where the maximum is over all admissible sequences .
2. The second definition is an inductive one. Let us define to be and for each let us define
where again the maximum is over all admissible sequences . It is straightforward to prove inductively that for every , so for each the numbers form an increasing bounded sequence. Therefore they converge to a limit , and it is easy to see that the norm thus defined is the smallest that satisfies the equation given in definition 1.
3. If and are finitely supported non-zero vectors, write if the maximum for which is smaller than the minimum for which . Given a set of finitely supported vectors, let be the set of all vectors of the form such that and is less than or equal to the minimum of the support of . Let be the set of all vectors that are in one coordinate and zero everywhere else. Let be the closure of under the operation . Then
4. Similar to 3 except that instead of talking about the closure of one defines to be and defines to be the union of the
The problem in a nutshell.
Actually, there are two problems, and both have to be solved if there is to be a satisfactory answer to the main question of this post. The first is to find a definition of “explicitly definable” that allows one to define all “normal” spaces such as -spaces, Lorentz spaces, Orlicz spaces, Schreier spaces, etc. (ideally, one could also find an appropriate definition that worked for function spaces as well, so that one could also define spaces, Sobolev spaces, Besov spaces, and so on) but does not allow “inductive” definitions of the Tsirelson type. The second is to show that every space that is explicitly definable according to the given definition contains or .
I have given definition 3 above because I think it has the potential to “combinatorialize” the problem. Note that the coordinates of the vectors in each are all either 0 or negative powers of 2, so they can be identified with infinite sequences of non-negative integers, all but finitely many of which are zero. Thus, one can perhaps focus on weak systems of arithmetic that make it possible to define some sets of such sequences but impossible to define the one naturally associated with Tsirelson’s space (so it would somehow have to outlaw closure operations of the type in 3).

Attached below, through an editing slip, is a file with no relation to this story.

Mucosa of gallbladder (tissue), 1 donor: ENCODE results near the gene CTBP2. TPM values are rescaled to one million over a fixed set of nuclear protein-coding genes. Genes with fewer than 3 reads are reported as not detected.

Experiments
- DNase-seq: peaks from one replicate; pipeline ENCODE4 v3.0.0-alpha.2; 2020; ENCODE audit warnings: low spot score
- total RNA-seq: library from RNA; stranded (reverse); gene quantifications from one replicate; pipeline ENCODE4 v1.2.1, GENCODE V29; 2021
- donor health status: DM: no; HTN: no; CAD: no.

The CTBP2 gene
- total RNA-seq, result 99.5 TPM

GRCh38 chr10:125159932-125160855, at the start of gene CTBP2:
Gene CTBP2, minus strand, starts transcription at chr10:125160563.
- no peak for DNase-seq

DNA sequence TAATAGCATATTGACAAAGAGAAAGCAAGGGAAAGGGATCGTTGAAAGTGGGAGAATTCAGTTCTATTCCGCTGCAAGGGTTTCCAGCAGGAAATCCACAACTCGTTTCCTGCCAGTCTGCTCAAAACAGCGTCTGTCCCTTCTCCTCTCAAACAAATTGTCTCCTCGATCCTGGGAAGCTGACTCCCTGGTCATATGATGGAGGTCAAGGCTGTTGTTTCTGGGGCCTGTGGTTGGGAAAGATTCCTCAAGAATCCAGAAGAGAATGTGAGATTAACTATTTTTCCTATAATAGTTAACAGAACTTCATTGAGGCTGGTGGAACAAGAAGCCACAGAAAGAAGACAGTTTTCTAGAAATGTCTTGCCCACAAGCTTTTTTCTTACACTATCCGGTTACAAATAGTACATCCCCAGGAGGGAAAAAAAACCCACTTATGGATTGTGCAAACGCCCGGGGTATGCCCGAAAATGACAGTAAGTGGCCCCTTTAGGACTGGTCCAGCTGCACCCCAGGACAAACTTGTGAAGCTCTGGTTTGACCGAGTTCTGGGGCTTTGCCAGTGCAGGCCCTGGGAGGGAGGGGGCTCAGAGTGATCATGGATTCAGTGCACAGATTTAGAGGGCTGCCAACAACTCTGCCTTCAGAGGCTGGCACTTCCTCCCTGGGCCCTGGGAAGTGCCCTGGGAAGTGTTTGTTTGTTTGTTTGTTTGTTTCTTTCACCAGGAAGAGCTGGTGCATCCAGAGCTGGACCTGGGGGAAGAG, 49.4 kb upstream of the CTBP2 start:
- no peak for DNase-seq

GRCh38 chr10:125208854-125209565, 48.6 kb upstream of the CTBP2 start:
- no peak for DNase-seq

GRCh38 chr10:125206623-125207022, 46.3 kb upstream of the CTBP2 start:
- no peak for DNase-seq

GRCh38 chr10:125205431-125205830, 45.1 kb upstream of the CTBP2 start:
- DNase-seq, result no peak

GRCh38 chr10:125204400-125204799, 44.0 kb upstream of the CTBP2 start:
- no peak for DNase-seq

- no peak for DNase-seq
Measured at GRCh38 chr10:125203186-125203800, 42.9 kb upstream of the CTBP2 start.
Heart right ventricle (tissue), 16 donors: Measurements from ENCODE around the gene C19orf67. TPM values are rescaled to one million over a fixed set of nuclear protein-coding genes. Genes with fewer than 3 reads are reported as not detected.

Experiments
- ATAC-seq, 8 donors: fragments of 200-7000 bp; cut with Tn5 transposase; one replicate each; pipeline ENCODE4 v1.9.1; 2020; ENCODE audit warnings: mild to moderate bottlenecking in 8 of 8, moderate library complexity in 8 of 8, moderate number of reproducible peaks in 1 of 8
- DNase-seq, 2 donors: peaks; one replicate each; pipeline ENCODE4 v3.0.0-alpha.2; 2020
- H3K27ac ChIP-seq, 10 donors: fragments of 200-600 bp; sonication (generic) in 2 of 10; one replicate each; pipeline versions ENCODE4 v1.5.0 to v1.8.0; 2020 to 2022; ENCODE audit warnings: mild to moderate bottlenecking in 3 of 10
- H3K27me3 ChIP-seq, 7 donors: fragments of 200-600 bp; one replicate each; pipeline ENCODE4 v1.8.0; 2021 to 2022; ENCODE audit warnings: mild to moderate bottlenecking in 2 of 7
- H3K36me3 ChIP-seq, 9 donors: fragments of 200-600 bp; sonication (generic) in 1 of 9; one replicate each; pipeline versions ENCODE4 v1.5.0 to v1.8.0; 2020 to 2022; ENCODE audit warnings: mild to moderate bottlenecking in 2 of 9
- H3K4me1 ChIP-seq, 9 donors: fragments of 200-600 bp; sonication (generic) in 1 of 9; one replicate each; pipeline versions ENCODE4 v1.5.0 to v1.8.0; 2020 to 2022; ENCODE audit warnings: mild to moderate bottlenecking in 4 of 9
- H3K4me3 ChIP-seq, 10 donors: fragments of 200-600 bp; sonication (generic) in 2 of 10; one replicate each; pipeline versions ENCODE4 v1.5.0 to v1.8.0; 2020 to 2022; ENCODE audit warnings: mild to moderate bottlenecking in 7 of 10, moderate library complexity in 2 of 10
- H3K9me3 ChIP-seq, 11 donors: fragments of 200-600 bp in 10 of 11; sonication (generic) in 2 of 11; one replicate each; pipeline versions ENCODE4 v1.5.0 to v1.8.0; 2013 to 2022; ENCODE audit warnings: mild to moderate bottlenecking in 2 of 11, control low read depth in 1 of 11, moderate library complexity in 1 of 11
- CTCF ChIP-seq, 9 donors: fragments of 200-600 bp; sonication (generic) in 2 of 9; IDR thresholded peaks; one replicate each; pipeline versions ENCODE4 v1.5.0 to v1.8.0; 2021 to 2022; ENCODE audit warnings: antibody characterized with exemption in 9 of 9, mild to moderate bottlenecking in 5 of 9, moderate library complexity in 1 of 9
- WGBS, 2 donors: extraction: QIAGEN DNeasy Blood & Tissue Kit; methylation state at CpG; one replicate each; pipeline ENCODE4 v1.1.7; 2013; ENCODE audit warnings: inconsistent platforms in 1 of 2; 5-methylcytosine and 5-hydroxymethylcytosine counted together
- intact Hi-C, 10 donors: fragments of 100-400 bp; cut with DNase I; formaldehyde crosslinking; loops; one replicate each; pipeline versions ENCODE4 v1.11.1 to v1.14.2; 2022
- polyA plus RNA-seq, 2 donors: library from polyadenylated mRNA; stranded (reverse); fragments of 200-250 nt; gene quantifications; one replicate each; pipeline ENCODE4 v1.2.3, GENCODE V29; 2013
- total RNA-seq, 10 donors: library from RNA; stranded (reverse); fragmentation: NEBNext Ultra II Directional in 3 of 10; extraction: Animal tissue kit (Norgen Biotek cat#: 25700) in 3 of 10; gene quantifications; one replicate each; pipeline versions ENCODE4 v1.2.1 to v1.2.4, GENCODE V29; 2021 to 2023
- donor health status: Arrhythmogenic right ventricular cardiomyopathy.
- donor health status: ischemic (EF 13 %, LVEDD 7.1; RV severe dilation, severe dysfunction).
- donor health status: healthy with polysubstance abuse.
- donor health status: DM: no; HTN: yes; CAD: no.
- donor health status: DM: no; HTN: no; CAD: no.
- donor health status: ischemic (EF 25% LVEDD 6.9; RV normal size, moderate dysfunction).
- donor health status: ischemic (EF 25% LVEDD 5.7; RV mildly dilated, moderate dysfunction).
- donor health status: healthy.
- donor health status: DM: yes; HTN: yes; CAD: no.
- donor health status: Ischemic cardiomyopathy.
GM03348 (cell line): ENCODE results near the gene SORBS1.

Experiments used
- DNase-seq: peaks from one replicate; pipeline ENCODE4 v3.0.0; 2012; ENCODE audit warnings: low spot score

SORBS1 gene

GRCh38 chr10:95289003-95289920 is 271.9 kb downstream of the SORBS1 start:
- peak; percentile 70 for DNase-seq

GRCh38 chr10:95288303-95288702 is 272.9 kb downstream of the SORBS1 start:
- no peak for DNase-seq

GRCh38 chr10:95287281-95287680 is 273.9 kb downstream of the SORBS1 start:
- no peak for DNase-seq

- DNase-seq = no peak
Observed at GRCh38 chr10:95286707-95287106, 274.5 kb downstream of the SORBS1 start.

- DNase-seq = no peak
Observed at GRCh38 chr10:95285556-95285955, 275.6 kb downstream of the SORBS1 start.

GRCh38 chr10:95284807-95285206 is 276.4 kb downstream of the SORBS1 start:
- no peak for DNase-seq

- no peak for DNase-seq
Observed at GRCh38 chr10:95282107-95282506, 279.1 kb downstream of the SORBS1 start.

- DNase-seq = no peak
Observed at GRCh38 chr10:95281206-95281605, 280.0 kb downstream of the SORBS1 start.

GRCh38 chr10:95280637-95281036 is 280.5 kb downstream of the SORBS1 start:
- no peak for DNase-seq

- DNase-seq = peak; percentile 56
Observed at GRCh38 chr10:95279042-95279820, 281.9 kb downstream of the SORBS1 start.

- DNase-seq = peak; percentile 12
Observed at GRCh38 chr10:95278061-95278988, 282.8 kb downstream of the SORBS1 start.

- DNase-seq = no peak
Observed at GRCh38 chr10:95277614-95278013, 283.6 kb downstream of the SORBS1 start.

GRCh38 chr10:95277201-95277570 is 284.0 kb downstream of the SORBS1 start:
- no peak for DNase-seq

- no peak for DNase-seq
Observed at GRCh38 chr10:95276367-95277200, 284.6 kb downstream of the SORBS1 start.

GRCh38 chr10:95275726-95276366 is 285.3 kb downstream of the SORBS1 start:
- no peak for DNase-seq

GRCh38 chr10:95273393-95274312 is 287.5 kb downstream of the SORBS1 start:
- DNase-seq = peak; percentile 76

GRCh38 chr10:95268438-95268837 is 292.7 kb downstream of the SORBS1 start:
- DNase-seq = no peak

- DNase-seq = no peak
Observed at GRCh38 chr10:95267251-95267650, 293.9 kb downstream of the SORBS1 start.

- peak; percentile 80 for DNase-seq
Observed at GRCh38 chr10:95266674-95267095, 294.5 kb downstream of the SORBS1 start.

Just to be clear what the combinatorialization is, if we replace each vector in by an integer sequence by replacing 0 with 0 and with , then the operation takes a sequence of already existing finitely supported sequences with the minimum of the support of at least and replaces it by , where is the sequence that adds 1 to all non-zero coordinates. For example, if we already have the sequences and , then we can form the sequence .
Tim Chow is checking with his f.o.m. friends whether anybody has any ideas about this. I look forward to what he has to say when he reports back, or indeed to any direct communication from the f.o.m. people themselves.
At some point I should give the rather nice proof that Tsirelson’s space does not contain or , but strictly speaking it isn’t actually needed for this problem. Perhaps I’ll put it on the wiki when that gets going (if it gets going).